It has often been said that the greatest joy tends to follow deep sorrow. What is so wonderful about the winter solstice is that once we are past that moment of time we can look forward to brighter skies. Slowly at first, then more rapidly as we go into January and February, days get longer and everything around helps us celebrate the increase of light. It speaks well for the human spirit that our greatest religious celebrations take place at winter solstice time, as people radiate warmth of fellowship and love on these dimmer days. The festivals of darker days are really celebrations of light.Happy Solstice, all. Here's to warmer days.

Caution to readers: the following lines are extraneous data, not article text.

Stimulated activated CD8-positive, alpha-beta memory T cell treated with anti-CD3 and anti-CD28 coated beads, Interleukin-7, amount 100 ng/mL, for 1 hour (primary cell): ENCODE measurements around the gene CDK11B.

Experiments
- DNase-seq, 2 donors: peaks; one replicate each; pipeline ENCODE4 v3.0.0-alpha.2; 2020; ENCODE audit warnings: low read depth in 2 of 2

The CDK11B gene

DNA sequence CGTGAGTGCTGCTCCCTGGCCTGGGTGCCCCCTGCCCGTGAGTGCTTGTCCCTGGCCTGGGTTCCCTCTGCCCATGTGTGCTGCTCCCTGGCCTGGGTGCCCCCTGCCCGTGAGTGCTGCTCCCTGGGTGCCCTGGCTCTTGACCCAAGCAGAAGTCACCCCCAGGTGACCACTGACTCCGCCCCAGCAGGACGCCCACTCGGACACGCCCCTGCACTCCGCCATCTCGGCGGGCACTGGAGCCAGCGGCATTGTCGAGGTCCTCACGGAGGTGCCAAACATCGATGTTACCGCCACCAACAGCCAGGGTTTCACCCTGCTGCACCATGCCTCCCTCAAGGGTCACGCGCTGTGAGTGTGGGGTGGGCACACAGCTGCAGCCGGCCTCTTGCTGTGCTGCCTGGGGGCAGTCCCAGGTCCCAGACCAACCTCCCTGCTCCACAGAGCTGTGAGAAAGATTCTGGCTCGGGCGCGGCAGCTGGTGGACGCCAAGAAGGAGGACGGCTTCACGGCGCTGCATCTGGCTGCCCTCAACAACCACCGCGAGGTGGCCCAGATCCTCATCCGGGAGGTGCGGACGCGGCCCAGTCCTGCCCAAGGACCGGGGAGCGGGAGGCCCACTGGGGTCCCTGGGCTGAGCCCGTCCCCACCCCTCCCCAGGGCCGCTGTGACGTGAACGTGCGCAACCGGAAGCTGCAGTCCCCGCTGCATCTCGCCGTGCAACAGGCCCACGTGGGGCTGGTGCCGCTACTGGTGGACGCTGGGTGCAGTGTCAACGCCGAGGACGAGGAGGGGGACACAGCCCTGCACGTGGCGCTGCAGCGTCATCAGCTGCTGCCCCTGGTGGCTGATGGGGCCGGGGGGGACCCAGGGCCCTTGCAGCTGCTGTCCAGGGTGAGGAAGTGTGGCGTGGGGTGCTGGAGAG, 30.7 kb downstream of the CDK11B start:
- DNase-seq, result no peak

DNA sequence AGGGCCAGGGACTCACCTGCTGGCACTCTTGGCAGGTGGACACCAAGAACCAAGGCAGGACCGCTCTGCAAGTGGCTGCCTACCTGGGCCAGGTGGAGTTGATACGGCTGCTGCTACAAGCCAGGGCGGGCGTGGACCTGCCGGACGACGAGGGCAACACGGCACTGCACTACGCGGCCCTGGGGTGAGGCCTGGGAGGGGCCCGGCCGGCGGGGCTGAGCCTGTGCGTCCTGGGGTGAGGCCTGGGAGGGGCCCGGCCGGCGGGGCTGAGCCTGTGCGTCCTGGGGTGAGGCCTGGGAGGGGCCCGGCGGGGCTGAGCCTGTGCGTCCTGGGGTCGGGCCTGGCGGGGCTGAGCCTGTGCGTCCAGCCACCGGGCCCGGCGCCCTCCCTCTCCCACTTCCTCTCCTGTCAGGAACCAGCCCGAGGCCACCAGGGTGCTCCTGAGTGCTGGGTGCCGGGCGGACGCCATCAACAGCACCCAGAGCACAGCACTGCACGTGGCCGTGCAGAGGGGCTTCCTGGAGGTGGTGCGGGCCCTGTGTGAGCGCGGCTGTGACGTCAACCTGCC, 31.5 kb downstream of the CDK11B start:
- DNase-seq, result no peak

In one of his plays, Shakespeare said, "Darkness has its uses." It seems appropriate that our long winter nights shimmer with the brightest stars: Orion, Canis Major, Gemini, Taurus, to name a few beautiful winter constellations. The light they send at night to inspire our minds makes up for the loss of daylight. When we see these brilliant winter stars, migrating farther west each evening, we know with certainty that once more light is on the rise, for we have passed the point of lowest illumination and are surely headed toward warmer days.
Sunday, December 21, 2008
My dear friend H. shared this with me after reading my last post. I love it. I have to share it. H., I hope you don't mind: